Re: transformer for I/V conversion in DAC?
« Reply #18 on: June 10, 2012, 03:21:12 AM »
Yes thats what I state a few posts before - would be good to be able to add DOA output or transformer output to taste.

Its down to what you want. I have enough "clean" convertors - looking for a different sound. Its like different mic preamps for different sounds.

No I don't necessarily mean tape compression and non linearities............I can see 35khz measure up on my Ampex. Could not say the same for digital - can you???

I totally see your point but this website is about customising to your tastes.
Speaking as a studio owner for nearly 20 years -  what people consider "clean digital" is just as much a colour as anything else.

JohnRoberts

Re: transformer for I/V conversion in DAC?
« Reply #19 on: June 10, 2012, 11:31:37 AM »
Yes thats what I state a few posts before - would be good to be able to add DOA output or transformer output to taste.
That would satisfy my bypass switch request.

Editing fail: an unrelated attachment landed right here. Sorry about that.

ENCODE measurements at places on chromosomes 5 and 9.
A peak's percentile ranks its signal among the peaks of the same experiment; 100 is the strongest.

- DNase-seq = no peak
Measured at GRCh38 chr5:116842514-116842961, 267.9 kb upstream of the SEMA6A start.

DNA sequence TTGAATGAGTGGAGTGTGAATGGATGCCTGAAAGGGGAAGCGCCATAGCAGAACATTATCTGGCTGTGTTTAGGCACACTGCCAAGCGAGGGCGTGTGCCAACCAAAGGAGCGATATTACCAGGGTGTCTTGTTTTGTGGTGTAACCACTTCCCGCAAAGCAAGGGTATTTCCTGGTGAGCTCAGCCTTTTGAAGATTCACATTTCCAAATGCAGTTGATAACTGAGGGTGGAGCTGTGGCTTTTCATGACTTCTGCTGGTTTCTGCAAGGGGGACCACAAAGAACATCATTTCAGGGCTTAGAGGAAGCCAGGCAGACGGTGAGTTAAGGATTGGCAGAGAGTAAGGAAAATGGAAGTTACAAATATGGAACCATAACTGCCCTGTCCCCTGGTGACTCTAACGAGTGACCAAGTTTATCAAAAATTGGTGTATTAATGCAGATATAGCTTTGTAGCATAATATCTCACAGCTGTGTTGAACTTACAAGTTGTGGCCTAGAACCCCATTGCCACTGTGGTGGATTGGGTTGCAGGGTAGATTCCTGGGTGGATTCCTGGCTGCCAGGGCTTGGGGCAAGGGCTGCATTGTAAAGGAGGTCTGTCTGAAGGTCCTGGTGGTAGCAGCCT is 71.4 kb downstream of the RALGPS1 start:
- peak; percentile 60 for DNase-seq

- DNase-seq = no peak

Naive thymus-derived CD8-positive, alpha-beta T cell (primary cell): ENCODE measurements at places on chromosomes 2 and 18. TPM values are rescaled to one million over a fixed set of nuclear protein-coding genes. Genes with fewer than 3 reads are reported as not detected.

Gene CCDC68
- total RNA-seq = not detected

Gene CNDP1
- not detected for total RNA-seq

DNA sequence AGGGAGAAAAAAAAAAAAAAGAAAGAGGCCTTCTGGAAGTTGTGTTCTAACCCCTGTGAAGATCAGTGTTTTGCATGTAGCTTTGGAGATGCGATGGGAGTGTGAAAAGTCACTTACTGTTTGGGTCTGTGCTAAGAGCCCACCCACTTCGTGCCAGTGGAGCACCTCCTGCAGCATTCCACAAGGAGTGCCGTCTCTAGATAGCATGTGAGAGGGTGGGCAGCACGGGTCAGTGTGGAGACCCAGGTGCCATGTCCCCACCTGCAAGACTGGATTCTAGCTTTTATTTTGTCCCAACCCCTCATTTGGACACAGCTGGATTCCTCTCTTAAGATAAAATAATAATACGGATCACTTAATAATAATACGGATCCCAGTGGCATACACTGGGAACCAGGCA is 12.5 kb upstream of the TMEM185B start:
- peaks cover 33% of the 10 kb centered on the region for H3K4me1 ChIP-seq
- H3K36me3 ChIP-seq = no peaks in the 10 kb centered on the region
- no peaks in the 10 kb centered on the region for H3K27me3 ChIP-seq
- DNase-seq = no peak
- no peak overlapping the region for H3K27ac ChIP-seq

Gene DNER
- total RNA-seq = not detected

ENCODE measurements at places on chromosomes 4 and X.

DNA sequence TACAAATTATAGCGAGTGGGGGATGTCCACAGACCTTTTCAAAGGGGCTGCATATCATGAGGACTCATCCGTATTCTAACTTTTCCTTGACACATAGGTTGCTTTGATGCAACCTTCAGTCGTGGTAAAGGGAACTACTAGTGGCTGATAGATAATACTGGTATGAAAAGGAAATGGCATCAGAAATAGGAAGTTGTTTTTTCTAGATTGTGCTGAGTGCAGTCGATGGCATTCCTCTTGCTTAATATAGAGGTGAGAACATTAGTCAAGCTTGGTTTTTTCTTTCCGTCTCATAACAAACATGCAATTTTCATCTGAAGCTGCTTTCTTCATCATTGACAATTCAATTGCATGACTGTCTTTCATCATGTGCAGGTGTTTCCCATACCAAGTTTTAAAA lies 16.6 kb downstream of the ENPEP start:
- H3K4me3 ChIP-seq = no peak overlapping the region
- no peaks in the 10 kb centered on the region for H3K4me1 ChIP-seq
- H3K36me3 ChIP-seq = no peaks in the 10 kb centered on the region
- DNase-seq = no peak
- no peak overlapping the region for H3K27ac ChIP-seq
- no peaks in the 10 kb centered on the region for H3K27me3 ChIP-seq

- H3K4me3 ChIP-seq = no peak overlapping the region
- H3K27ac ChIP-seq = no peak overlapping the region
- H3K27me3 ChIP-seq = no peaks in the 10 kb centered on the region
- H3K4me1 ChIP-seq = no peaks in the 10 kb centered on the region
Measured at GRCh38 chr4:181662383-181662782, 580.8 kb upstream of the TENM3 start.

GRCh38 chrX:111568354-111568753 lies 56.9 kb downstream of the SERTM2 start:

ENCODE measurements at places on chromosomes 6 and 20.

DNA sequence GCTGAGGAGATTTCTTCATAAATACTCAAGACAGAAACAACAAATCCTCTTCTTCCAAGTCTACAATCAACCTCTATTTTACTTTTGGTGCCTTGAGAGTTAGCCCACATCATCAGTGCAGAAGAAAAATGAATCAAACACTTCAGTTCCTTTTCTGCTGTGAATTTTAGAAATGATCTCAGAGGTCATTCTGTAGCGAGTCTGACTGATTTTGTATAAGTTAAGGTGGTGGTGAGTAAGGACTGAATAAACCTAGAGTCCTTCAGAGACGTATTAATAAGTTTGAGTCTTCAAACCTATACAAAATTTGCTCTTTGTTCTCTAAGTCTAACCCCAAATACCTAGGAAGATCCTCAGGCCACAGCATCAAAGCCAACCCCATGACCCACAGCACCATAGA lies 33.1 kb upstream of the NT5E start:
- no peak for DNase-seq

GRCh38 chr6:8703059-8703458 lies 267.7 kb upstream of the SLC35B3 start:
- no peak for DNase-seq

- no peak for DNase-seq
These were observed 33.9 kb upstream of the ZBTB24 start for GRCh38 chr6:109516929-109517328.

Quote
Its down to what you want. I have enough "clean" convertors - looking for a different sound. Its like different mic preamps for different sounds.
I expect more useful differences between microphones, than between mic preamps, where the differences are more likely to be inaccuracies reproducing the inputs they receive.
Quote
No I don't necessarily mean tape compression and non linearities............I can see 35khz measure up on my Ampex. Could not say the same for digital - can you???

 If it was useful, it would be available, digital is capable of higher bandpasses when desired, and paid for. IMO  higher sample rates in current digital studio gear is more a fashion statement or to satisfy uncertainty about whether it may be better.   

Quote
I totally see your point but this website is about customising to your tastes.
I guess I missed that  :-[ . It appears this website is about different things to different people.
Quote
Speaking as a studio owner for nearly 20 years -  what people consider "clean digital" is just as much a colour as anything else.

I don't argue with people about what they hear, so I won't argue about what they think other people think or hear.

Clean linear reproduction is an objective metric that can be used in design. While for recording, this is just the clean stew pot a good chef starts with, not an end target.

I designed some studio efx gear (Loft delay line-flanger) 35 years ago, and efx are all about how they sound, not how they measure. Different strokes for different applications. 

JR
John Roberts
http://circularscience.com
Tune it, or don't play it...